I felt badly for years that I did not get into the Korean war but it ended just as we graduated Parris Island. Then old Harry Truman, who called Marines the worlds police force, decided to cut the Corps and did by 130,000 men. I was one of them.

Regardless the Marine Corps installed a pride in me that served me well and still does. When I was in the training academy to become a R. I. state trooper a locker mate asked one day how I was getting through the school; it was tough. I told him easy, if I got through Parris Island I can do anything. Thanks to the USMC I had a good career in law enforcement. My son did 7 years in the Corps.

He has a wonderful extremely high security clearance job with a top notch aviation company. Where do you suppose he learned his trade? He now has a masters degree and has made his old Marine dad proud.

Ernie Ford might have owed his soul to the company store but I owe mine to the United State Marine Corps. You did good too Doherty.


"Upon this point all speculative politicians will agree, that the happiness of society is the end of government, as all divines and moral philosophers will agree that the happiness of the individual is the end of man. From this principle it will follow that the form of government which communicates ease, comfort, security, or, in one word, happiness, to the greatest numbers of persons, and in the greatest degree, is the best."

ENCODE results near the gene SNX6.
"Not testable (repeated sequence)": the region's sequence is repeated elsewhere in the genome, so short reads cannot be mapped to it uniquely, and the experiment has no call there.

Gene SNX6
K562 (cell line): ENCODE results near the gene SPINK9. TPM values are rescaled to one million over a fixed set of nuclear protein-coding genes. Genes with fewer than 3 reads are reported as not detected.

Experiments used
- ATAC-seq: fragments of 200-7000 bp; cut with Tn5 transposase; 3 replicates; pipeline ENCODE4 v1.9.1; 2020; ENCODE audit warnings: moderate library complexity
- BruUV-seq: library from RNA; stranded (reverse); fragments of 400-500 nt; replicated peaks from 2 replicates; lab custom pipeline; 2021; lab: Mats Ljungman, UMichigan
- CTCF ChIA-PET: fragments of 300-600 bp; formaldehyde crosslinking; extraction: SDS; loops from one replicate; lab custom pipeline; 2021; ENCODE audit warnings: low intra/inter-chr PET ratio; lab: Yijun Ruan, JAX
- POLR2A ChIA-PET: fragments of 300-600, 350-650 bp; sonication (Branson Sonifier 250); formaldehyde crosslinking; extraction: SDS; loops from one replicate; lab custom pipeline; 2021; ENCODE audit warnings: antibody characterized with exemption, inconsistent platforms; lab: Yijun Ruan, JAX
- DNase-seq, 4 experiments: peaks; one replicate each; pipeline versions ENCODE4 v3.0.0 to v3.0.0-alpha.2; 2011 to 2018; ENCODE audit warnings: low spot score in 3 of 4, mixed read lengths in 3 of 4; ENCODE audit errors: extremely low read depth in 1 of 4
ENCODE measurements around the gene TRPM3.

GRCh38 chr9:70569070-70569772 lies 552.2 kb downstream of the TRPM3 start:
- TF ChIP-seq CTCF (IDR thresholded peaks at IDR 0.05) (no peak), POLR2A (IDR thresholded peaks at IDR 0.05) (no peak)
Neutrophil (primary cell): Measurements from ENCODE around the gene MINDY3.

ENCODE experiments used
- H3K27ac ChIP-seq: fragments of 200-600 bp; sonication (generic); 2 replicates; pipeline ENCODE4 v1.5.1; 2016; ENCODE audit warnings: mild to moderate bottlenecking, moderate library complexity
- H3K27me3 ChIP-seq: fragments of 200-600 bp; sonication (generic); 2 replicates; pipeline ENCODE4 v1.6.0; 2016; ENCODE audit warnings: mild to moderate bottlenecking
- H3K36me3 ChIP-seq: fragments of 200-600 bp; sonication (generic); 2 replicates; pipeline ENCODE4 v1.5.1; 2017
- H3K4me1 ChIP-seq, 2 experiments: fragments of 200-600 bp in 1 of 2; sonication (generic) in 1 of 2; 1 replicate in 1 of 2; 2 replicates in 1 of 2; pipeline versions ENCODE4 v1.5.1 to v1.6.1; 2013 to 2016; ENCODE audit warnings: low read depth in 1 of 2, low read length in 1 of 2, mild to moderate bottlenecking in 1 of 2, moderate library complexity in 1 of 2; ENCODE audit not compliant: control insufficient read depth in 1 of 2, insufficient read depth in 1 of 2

John Adams


Sgt. Grit:

A strange thing just happened to me.

I was eating lunch at home and got a call from one of my former high school colleagues---my next-door neighbor English teacher prior to my retirement last June---to come down to school right away. I asked why and she said, "Because there is a Marine here in dress blues that wants to see you."

I hopped into the car, drove down to school and parked, and went in to see David Haines in blues in the hallway. David and his brother Michael were Peruvian twins, adopted as babies by a local University of Idaho couple and raised here in Moscow, Idaho. I had them both in my junior Advanced Placement U.S. History class four years ago. I was very frustrated with both of them because they were very bright but neither of them had any motivation to excel, and they were bone- lazy and wouldn't get their work done and turned in on time. I talked with their parents on a regular basis and they were very frustrated with the boys, too, and couldn't figure out how to get them turned around.